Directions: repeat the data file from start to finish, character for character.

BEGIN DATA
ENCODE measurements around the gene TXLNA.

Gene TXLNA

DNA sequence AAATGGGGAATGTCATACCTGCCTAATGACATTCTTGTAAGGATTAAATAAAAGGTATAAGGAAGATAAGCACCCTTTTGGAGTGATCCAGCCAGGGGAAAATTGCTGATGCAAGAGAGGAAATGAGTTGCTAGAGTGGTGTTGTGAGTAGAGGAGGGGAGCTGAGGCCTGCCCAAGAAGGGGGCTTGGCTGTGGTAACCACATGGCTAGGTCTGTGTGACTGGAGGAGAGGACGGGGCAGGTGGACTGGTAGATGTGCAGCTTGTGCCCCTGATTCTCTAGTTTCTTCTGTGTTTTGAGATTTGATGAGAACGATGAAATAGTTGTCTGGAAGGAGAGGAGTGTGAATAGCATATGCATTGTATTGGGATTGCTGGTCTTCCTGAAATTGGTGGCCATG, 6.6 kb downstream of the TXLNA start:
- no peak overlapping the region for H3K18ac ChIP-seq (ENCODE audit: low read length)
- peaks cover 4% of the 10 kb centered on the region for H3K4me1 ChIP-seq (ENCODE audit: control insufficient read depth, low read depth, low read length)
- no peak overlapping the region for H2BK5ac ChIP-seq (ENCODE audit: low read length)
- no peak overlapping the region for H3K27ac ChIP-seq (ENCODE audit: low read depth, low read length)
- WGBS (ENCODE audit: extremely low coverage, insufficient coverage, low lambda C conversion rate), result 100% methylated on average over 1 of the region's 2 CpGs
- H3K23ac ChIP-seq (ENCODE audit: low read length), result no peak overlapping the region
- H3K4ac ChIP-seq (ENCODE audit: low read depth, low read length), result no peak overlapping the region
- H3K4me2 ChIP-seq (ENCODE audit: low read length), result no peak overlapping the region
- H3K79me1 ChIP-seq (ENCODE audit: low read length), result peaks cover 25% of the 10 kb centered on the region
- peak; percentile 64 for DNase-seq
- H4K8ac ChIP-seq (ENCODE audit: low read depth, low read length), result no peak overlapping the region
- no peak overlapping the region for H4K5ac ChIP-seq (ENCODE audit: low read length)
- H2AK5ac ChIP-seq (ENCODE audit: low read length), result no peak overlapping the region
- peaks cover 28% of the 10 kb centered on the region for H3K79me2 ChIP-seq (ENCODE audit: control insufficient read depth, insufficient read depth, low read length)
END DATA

ENCODE measurements around the gene TXLNA.

Gene TXLNA

DNA sequence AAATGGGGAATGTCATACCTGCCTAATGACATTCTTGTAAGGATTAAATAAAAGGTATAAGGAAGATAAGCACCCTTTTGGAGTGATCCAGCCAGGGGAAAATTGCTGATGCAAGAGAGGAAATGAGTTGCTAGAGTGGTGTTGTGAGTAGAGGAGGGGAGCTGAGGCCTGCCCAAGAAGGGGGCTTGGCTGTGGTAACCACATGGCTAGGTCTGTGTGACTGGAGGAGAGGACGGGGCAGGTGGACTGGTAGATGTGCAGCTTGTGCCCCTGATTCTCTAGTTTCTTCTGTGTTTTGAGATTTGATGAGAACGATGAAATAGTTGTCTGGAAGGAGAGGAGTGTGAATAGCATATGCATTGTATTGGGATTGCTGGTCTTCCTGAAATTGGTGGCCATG, 6.6 kb downstream of the TXLNA start:
- no peak overlapping the region for H3K18ac ChIP-seq (ENCODE audit: low read length)
- peaks cover 4% of the 10 kb centered on the region for H3K4me1 ChIP-seq (ENCODE audit: control insufficient read depth, low read depth, low read length)
- no peak overlapping the region for H2BK5ac ChIP-seq (ENCODE audit: low read length)
- no peak overlapping the region for H3K27ac ChIP-seq (ENCODE audit: low read depth, low read length)
- WGBS (ENCODE audit: extremely low coverage, insufficient coverage, low lambda C conversion rate), result 100% methylated on average over 1 of the region's 2 CpGs
- H3K23ac ChIP-seq (ENCODE audit: low read length), result no peak overlapping the region
- H3K4ac ChIP-seq (ENCODE audit: low read depth, low read length), result no peak overlapping the region
- H3K4me2 ChIP-seq (ENCODE audit: low read length), result no peak overlapping the region
- H3K79me1 ChIP-seq (ENCODE audit: low read length), result peaks cover 25% of the 10 kb centered on the region
- peak; percentile 64 for DNase-seq
- H4K8ac ChIP-seq (ENCODE audit: low read depth, low read length), result no peak overlapping the region
- no peak overlapping the region for H4K5ac ChIP-seq (ENCODE audit: low read length)
- H2AK5ac ChIP-seq (ENCODE audit: low read length), result no peak overlapping the region
- peaks cover 28% of the 10 kb centered on the region for H3K79me2 ChIP-seq (ENCODE audit: control insufficient read depth, insufficient read depth, low read length)